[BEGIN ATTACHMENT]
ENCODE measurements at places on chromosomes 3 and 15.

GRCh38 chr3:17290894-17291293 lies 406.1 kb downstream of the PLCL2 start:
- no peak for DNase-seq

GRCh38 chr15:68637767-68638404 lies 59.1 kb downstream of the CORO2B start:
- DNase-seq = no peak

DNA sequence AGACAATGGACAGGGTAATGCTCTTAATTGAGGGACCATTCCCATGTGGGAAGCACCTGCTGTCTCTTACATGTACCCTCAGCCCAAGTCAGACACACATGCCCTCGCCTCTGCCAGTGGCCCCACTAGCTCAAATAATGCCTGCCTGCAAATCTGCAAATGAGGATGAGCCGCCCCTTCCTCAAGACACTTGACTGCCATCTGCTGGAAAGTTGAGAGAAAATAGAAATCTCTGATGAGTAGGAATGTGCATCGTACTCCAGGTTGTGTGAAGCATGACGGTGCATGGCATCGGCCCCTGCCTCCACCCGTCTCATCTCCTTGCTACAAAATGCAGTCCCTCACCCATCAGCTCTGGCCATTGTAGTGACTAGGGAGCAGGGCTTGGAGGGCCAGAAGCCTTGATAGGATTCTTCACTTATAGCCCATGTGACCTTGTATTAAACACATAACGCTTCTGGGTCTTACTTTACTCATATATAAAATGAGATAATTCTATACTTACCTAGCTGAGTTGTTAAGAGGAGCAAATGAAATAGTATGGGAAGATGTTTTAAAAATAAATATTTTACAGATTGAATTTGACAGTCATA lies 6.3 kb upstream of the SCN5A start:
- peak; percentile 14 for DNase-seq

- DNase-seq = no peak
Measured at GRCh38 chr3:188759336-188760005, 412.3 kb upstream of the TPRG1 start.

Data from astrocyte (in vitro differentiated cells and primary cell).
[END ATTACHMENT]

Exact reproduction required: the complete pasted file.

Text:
ENCODE measurements at places on chromosomes 3 and 15.

GRCh38 chr3:17290894-17291293 lies 406.1 kb downstream of the PLCL2 start:
- no peak for DNase-seq

GRCh38 chr15:68637767-68638404 lies 59.1 kb downstream of the CORO2B start:
- DNase-seq = no peak

DNA sequence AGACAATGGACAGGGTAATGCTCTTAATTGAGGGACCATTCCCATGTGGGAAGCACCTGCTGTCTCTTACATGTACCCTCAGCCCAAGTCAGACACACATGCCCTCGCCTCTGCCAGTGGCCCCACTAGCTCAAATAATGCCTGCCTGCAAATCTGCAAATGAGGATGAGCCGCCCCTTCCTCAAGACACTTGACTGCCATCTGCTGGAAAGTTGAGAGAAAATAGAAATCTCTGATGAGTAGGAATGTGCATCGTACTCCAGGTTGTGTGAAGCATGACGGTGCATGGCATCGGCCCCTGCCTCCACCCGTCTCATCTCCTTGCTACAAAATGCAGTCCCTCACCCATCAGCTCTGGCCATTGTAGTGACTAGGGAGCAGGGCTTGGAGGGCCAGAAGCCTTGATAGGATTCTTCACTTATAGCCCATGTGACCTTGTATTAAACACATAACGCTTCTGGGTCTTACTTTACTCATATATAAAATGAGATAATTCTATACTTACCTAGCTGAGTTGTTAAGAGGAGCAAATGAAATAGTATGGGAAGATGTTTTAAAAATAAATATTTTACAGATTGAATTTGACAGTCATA lies 6.3 kb upstream of the SCN5A start:
- peak; percentile 14 for DNase-seq

- DNase-seq = no peak
Measured at GRCh38 chr3:188759336-188760005, 412.3 kb upstream of the TPRG1 start.

Data from astrocyte (in vitro differentiated cells and primary cell).